268995_passover_series_the_seder_1By: Elly

We’re entering a very celebrated time of year right now. Spring is a time of renewal and beauty, when the earth begins to flourish, the sun is out a little bit more, and the weather paves the way for the heat of summer. Spring is also a time for celebration in many cultures, but we’re only focusing on this week for now. We hope to provide some insight to a few traditions and celebrations coming up this week.

This week we are going to see several celebrations taking place, as we leave the traditional time for cherry blossom festivals, Easter, and Passover. Passover or Pesach is one of the most widely celebrated Jewish holidays. Passover is observed over seven days beginning on the 15 of the Jewish month of Nisan. (This is usually April.)

The first and second nights are celebrated with a ritual dinner, with a third taking place on the Friday during Passover. These ritual dinners are called Seder, Passover Seder is especially important because it is when the story of the Exodus is passed along.

The centerpiece of the dinner is the Seder Plate, which contains The Zeroah or roasted lamb shank bone symbolizes the paschal sacrifice made the night the ancient Hebrews fled Egypt. Some people think this symbolizes the outstretched arm of God (the Hebrew word zeroah can mean “arm”).

The Baytsah or roasted egg is offered as a sacrificial offering to the second temple, it is also said to represent the Hebrew people, you can burn them, but they will only become tougher.

Maror or “bitter herb” is usually horseradish, and the Chazeret, the secondary bitter herb on the Seder plate is carrots or horseradish greens. These are meant to recall the bitterness of slavery in Egypt, and should to help one reflect on their current enslavements, addictions, or habits.

The Charoset, the opposite of the Maror and Chazeret. A sweet salad of apples, wine, nuts, and cinnamon meant to represent the mortar that Hebrew slaves used to build with in Egypt.

The Karpas can be any spring green, though it is most often parsley, used to represent the freshness of spring, and new beginnings, and nobility. in addition, salt water to represent the tears and sweat of enslavement.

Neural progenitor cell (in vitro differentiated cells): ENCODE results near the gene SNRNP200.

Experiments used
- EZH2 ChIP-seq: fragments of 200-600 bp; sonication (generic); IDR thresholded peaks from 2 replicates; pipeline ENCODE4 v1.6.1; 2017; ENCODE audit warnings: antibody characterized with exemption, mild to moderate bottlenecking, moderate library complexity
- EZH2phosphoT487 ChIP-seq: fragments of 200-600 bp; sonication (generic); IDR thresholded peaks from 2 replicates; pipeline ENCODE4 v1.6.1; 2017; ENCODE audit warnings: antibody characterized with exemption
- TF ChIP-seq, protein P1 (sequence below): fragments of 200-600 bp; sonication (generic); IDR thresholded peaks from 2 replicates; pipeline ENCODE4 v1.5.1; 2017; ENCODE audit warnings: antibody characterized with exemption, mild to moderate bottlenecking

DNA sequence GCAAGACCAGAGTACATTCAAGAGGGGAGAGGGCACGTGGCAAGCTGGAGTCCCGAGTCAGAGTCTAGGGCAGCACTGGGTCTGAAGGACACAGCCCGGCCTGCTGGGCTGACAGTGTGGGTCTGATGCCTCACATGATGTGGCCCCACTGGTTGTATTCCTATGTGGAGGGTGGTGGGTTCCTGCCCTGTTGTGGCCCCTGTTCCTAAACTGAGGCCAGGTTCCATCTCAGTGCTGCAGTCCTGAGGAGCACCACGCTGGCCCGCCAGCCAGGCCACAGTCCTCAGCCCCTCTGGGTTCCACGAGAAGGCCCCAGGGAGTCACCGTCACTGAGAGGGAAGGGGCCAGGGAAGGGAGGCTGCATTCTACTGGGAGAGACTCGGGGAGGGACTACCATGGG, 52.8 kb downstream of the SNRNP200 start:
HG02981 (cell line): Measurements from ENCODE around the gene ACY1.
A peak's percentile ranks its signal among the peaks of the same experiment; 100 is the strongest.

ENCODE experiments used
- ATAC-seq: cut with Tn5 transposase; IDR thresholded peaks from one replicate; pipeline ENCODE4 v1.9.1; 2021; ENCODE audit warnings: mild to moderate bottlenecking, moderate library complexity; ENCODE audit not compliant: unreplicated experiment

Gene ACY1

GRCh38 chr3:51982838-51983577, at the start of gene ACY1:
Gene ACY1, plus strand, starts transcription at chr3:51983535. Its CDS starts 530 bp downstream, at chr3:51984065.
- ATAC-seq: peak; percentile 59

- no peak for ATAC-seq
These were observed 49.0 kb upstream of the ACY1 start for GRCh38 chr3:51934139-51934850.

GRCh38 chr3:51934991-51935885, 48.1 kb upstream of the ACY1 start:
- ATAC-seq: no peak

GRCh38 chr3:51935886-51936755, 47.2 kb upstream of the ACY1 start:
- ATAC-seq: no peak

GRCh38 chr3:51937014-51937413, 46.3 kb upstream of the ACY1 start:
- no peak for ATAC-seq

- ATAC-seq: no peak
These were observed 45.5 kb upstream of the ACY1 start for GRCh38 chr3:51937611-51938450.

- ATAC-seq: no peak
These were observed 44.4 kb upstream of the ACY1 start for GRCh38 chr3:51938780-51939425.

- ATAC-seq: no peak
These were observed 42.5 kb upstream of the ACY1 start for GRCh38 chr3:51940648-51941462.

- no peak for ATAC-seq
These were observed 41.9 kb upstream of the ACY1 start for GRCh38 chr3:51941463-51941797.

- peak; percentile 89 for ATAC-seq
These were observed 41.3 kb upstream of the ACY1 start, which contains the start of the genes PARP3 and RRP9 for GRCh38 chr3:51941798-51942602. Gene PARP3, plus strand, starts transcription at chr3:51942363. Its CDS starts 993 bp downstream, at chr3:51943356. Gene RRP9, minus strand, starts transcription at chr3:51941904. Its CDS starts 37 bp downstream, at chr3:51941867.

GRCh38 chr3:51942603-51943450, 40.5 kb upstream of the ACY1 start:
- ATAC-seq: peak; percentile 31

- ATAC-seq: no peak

Matzah or unleavened bread plays a big part in the story of the exodus. The Matzot (plural) are placed on the table and covered with a cloth. The traditional number is 3, with a 4th added in recent history to symbolize the struggle of those who are not free to celebrate.

During Seder, the story of the ten plagues and the exodus from Egypt is told. The four youngest in attendance will each ask one of the four questions as part of the Seder, which are preceded by the question “Why is this night different from all other nights?”

The four Questions, which follow, are “Why is it that on all other nights during the year we eat either bread or Matzah, but on this night we eat Matzah?” “Why is it that on all other nights we eat all kinds of vegetables, but on this night we eat bitter herbs?” “Why is it on all other nights we do not dip even once, but on this night we dip twice?” “Why is it that on all other nights we eat either sitting or reclining, but on this night we eat in a reclining position?”

Participants usually consume four cups of wine, it is assumed by most that each one corresponds to each of the promises of redemption; “I will bring you out from under the burdens of the Egyptians, and I will rid you from their slavery, and I will redeem you with an outstretched arm, and with great judgments. And I will take you to me for a people.” A cup of wine is left out for Elijah, and the front door left open in the hopes that he will join the family in their celebration.

For those of you celebrating this spring tradition, Chag Sameach! In our next post, we’ll take a closer look at Easter.

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